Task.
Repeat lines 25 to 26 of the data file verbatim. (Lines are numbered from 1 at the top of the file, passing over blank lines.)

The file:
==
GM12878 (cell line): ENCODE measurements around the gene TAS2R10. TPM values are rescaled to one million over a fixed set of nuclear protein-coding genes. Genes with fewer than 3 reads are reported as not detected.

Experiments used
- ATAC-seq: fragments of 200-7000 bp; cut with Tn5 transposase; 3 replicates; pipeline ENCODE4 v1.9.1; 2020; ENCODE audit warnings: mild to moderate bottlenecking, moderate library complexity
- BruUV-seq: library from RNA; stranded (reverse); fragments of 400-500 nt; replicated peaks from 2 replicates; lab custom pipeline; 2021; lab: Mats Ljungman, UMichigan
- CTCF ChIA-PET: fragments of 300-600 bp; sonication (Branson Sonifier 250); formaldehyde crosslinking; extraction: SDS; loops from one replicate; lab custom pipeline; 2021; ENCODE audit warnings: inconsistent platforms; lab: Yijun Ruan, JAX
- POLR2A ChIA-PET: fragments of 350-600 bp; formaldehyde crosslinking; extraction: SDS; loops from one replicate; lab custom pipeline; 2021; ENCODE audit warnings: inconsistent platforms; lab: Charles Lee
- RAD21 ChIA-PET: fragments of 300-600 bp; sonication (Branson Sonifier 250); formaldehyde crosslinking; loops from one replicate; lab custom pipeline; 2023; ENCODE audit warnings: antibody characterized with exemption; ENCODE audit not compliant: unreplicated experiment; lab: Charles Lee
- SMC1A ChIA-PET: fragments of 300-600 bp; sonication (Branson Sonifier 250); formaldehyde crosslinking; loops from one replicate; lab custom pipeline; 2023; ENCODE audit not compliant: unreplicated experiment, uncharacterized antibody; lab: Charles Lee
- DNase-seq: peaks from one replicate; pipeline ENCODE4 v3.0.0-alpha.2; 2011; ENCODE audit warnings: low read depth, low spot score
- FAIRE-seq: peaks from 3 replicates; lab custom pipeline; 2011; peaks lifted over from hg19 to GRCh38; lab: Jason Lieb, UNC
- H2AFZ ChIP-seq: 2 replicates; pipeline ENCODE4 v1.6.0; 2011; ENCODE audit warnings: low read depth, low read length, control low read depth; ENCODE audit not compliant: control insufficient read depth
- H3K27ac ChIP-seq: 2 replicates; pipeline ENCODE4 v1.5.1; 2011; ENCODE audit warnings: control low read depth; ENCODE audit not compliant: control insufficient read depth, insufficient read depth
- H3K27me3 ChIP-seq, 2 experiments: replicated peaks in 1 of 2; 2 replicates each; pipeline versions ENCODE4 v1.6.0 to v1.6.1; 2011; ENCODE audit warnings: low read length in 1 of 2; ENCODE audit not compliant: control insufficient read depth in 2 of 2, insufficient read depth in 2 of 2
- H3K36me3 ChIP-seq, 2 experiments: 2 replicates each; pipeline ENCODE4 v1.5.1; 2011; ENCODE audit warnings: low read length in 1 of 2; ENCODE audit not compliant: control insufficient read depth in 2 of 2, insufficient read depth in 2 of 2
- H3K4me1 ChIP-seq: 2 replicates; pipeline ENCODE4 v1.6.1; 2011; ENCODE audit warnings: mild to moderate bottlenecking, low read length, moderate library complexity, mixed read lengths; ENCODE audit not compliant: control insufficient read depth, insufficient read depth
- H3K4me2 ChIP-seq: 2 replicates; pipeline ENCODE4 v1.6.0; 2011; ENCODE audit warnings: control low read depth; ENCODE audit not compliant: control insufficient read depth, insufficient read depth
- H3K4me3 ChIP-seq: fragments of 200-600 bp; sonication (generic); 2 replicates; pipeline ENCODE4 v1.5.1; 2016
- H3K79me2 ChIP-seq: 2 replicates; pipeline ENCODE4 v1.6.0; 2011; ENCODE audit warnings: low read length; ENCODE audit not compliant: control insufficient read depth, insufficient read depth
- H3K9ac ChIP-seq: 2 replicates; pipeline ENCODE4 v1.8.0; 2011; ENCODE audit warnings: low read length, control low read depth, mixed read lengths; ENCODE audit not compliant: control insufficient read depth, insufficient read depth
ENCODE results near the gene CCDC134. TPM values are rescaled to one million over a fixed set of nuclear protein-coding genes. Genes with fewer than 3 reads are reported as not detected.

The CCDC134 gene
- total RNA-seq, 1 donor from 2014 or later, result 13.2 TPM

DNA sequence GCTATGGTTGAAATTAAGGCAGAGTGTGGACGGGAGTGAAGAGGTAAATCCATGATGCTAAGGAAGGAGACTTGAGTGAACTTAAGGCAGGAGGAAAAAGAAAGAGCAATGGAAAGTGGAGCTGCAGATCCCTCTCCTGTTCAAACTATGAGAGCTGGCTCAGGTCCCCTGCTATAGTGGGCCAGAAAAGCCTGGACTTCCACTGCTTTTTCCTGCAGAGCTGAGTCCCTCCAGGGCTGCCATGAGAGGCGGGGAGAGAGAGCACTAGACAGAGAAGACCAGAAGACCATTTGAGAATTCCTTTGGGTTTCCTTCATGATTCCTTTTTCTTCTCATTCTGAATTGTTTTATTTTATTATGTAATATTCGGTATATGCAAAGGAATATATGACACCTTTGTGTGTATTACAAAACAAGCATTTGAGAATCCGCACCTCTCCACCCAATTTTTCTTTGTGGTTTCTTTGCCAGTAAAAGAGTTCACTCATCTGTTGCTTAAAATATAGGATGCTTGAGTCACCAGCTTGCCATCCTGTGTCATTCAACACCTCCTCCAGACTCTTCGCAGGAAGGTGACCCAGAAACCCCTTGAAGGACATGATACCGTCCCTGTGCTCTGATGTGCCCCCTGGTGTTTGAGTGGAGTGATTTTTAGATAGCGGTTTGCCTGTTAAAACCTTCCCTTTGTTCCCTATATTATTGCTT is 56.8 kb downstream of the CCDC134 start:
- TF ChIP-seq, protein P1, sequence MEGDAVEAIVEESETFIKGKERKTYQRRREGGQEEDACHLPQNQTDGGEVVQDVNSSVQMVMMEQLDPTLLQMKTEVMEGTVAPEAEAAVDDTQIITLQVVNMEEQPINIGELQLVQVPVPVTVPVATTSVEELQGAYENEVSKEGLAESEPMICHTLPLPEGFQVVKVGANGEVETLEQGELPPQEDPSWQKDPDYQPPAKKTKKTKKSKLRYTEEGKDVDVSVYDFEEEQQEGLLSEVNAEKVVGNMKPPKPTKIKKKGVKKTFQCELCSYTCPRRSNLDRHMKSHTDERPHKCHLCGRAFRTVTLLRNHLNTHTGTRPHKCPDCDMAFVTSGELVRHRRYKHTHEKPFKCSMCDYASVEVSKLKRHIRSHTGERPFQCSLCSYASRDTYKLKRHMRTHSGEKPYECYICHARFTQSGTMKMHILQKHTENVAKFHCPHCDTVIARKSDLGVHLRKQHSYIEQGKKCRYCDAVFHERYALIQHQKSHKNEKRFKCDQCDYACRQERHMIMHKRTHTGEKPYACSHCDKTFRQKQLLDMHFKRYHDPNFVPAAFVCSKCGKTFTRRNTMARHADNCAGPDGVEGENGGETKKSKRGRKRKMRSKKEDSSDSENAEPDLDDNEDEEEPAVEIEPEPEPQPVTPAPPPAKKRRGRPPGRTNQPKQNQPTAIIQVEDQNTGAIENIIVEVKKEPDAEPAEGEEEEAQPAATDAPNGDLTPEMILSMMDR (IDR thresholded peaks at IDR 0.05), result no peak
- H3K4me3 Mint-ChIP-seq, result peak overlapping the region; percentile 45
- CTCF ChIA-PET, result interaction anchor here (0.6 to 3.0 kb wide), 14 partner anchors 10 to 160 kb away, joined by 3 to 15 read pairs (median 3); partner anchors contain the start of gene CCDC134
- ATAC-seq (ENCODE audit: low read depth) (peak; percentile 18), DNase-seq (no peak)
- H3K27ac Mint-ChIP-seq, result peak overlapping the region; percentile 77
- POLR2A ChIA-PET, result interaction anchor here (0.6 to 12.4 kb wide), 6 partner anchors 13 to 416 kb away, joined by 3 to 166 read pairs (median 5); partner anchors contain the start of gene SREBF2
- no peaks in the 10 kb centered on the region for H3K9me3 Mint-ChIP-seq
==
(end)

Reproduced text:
- H3K4me3 Mint-ChIP-seq, result peak overlapping the region; percentile 45
- CTCF ChIA-PET, result interaction anchor here (0.6 to 3.0 kb wide), 14 partner anchors 10 to 160 kb away, joined by 3 to 15 read pairs (median 3); partner anchors contain the start of gene CCDC134